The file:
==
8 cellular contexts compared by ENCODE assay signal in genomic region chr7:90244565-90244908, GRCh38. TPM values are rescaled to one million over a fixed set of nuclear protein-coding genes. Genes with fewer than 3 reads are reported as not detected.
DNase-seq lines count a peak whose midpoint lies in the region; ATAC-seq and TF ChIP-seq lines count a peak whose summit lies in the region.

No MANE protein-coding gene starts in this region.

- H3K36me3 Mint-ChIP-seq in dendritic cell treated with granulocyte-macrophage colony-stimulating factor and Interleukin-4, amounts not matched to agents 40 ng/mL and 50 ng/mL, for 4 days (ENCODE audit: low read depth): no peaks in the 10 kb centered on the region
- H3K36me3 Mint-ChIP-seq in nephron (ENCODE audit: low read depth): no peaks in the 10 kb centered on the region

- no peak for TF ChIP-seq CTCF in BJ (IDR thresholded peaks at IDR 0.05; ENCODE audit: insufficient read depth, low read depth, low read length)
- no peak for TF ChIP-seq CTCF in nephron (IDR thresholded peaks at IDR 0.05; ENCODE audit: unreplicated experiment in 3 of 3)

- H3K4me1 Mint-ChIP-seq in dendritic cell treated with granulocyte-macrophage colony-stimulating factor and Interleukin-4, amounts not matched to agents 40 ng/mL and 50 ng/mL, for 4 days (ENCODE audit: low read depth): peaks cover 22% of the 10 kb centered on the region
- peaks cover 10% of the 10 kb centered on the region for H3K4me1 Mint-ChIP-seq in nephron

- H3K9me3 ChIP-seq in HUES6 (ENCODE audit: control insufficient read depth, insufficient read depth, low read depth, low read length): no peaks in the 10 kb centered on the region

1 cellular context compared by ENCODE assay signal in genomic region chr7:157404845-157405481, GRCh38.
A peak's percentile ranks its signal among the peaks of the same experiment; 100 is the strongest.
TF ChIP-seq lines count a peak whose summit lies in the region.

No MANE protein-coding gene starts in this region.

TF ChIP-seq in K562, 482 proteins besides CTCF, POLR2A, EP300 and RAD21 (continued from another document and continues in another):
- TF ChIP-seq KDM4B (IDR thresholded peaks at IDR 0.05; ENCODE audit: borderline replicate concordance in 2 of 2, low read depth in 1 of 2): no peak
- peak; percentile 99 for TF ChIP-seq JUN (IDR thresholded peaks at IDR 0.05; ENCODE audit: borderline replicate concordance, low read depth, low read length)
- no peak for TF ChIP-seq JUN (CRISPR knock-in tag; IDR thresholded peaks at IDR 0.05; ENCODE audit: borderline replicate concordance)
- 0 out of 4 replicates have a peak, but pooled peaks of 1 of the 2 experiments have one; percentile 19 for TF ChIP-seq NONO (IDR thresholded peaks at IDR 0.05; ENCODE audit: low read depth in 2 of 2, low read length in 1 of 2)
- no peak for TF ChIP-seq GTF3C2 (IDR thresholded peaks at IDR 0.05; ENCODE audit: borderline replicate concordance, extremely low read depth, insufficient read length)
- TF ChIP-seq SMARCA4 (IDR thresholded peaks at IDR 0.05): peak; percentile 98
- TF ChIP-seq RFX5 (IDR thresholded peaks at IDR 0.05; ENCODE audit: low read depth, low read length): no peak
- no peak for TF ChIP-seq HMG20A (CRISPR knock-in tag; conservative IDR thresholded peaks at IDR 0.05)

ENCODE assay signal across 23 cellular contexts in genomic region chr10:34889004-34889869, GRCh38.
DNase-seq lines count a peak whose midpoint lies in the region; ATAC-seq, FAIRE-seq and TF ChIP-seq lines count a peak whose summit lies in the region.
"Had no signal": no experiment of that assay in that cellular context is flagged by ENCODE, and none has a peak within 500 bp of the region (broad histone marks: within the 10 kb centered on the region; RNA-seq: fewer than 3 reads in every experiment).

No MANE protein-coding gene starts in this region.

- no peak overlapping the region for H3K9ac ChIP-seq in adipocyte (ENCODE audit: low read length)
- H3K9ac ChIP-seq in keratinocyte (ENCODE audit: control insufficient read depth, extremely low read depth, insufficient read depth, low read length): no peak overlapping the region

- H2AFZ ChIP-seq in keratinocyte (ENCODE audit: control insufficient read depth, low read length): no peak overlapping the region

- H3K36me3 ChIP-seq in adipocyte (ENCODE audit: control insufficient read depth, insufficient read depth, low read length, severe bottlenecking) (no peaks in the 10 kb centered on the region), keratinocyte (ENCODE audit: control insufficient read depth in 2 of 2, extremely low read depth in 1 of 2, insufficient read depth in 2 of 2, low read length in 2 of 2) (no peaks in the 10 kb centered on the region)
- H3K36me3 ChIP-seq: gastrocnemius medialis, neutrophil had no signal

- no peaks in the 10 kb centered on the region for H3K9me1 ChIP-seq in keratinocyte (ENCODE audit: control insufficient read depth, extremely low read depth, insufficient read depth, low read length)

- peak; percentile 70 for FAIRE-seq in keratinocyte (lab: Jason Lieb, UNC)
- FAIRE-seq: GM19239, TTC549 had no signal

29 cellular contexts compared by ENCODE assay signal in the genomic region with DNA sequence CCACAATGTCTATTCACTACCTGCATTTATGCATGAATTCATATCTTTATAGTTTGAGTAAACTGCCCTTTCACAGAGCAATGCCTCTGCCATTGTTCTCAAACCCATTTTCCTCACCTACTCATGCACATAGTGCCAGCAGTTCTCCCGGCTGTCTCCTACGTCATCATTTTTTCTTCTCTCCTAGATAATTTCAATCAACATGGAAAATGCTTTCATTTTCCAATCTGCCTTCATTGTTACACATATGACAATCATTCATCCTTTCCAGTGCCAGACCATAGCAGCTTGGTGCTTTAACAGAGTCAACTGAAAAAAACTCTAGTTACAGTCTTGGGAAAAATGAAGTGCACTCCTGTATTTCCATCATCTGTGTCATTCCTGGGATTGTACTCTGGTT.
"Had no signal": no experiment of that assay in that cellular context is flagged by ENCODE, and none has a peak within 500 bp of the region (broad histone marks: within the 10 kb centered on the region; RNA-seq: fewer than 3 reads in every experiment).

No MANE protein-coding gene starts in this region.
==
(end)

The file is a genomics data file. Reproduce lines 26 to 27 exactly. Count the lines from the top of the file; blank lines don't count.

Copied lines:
"Had no signal": no experiment of that assay in that cellular context is flagged by ENCODE, and none has a peak within 500 bp of the region (broad histone marks: within the 10 kb centered on the region; RNA-seq: fewer than 3 reads in every experiment).

No MANE protein-coding gene starts in this region.